The Covid-19 pandemic has had far-reaching implications for many business sectors and on our way of life generally. Its impact on the rail industry has been particularly acute in the short-term, and although the long-term ramifications have yet to emerge with any certainty, these may well be significant on both a strategic and operational level. This is likely to be the case for train operators and consequently for those in the supply chain for the industry.

 

Passenger Trains

Annual passenger numbers had risen consistently since privatisation to 1.7 billion journeys, but these collapsed by 95% during the early months of lockdown. As a result, the Emergency Measures Agreement had to be implemented at the staggering cost of £900m per month to effectively re-nationalise the passenger network.

 

As things stand the Emergency Measures Agreements are due to be replaced in September and a revised model for Train Operators contracts will need to be in place by then. Given the timescale, it is likely that these will need to be extended.

 

But what will the railways look like in a post COVID world, or worse, a COVID interlude world?

 

Health concerns and social distancing measures have caused a drop in passenger numbers in the short-term, and led to a restriction on the capacity available on trains. Add to this the realisation by a newly born “zoomteams” generation that the new normal needn’t involve a daily commute to the office and suddenly the economics of running passenger trains in the future looks different. The relative certainty of EMA’s should help the Train Operating Companies, but the ongoing cost to the taxpayer means that this cannot continue indefinitely.  Either the Train Operating Companies will have to adapt their operations, or a more fundamental change in the industry may be required.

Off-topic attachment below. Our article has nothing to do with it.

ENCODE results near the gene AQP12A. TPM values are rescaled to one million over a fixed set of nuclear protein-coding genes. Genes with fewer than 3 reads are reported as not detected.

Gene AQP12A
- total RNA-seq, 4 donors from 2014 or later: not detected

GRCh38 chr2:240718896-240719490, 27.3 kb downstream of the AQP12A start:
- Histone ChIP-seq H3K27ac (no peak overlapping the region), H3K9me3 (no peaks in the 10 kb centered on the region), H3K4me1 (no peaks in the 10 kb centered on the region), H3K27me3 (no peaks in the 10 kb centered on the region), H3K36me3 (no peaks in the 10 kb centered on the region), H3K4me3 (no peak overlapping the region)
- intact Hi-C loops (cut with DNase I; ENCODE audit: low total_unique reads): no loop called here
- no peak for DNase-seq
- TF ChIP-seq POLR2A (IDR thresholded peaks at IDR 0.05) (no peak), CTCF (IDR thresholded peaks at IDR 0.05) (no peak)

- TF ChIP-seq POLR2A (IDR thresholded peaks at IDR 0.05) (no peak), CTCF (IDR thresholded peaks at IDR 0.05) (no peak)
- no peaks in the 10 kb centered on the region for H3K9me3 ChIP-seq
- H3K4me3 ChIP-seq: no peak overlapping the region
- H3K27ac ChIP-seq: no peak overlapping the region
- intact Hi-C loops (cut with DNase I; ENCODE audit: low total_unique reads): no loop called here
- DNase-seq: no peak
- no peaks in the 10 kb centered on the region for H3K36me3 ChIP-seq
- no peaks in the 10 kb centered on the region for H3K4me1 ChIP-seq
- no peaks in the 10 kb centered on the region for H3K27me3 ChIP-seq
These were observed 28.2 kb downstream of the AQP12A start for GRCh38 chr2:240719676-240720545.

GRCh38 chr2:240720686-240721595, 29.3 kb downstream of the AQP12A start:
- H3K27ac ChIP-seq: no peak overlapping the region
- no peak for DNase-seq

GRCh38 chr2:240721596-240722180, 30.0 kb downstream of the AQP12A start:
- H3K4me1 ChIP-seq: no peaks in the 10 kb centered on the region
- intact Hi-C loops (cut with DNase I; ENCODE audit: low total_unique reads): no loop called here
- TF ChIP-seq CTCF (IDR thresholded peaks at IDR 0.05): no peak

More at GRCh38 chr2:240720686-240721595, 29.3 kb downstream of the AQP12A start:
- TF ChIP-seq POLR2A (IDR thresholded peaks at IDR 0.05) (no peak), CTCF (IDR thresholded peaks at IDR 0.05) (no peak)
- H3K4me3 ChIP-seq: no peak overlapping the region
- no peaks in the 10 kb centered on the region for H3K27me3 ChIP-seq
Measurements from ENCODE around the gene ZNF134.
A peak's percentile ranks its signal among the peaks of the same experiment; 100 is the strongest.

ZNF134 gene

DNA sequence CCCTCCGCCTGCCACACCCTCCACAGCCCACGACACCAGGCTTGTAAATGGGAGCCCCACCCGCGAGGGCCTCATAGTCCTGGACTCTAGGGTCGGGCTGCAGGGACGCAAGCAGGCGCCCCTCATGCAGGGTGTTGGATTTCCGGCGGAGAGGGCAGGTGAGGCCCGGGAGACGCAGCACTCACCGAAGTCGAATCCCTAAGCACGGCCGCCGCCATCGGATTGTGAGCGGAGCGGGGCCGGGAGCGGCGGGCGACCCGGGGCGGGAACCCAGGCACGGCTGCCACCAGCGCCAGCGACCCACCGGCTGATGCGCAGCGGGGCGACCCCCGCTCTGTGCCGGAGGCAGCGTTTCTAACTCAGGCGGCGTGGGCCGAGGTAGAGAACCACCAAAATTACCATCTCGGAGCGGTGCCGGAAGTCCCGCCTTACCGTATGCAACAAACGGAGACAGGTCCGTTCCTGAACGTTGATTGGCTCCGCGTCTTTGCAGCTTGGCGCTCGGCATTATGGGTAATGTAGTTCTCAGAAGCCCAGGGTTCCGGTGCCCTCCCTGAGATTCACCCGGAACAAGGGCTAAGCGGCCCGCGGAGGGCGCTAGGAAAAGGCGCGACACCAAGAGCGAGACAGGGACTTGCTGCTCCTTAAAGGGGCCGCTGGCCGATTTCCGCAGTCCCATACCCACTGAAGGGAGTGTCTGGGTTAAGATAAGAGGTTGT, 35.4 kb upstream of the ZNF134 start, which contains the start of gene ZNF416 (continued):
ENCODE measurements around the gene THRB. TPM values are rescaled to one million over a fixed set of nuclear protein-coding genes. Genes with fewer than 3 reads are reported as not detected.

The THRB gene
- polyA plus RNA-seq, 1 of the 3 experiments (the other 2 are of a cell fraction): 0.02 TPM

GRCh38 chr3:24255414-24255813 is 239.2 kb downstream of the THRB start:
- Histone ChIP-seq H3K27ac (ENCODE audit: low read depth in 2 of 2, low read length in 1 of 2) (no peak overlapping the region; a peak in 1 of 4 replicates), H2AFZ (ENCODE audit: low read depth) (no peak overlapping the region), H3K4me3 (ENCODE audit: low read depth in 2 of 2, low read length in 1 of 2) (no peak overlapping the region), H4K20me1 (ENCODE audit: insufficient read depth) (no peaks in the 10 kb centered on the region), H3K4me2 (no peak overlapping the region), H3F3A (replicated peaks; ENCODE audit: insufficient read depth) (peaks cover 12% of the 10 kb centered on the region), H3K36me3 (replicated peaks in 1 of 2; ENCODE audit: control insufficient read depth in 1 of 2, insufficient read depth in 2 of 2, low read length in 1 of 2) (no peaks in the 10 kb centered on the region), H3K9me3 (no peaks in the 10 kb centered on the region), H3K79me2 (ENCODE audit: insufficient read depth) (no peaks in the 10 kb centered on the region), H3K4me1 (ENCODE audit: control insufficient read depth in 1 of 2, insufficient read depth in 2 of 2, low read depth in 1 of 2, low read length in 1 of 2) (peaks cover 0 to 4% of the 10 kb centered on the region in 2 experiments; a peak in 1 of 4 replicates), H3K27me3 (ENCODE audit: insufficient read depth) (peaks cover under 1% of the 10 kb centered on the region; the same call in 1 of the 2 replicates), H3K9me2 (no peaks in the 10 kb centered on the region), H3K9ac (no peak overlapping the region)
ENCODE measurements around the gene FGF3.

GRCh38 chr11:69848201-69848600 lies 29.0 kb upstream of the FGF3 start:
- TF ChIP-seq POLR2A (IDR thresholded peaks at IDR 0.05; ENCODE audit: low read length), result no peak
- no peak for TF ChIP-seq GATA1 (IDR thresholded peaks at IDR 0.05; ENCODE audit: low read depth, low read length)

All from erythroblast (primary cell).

In the world of open access operations, where EMA funding is not available, only one of the East Coast Main Line operators is currently looking to restart its services which highlight the challenge of being able to operate profitably at this time.

 

Freight Sector

In the freight sector, loadings were reported to be down around 30% during lockdown, but these have recovered to around 85% of normal activity recently. The biggest drops were due to a fall in construction activity and a reduction in the volume of imported intermodal traffic. Interestingly whilst the volume of traffic dropped by around a third, it was conveyed on around 50-60% of the trains – the fall in passenger traffic allowed longer trains to be run on lines where freight paths are normally at a premium.

 

On the infrastructure front, the reduction in the number of trains moving has allowed projects to be undertaken. Looking forward, this area would seem ripe for providing the “shovel ready” projects that the government seems keen to espouse, but it is a concern that Rishi Sunak did not mention any rail projects in his recent summer statement. In addition, reports emerged in late June that further revisions to the HS2 project were being considered that may involve the dropping of the eastern arm serving the East Midlands and South Yorkshire in favour of a Trans-Pennine route from Manchester to Leeds via Bradford.

 

Overall the picture remains very uncertain for a key component in the nation’s economy.

 

 

 

 

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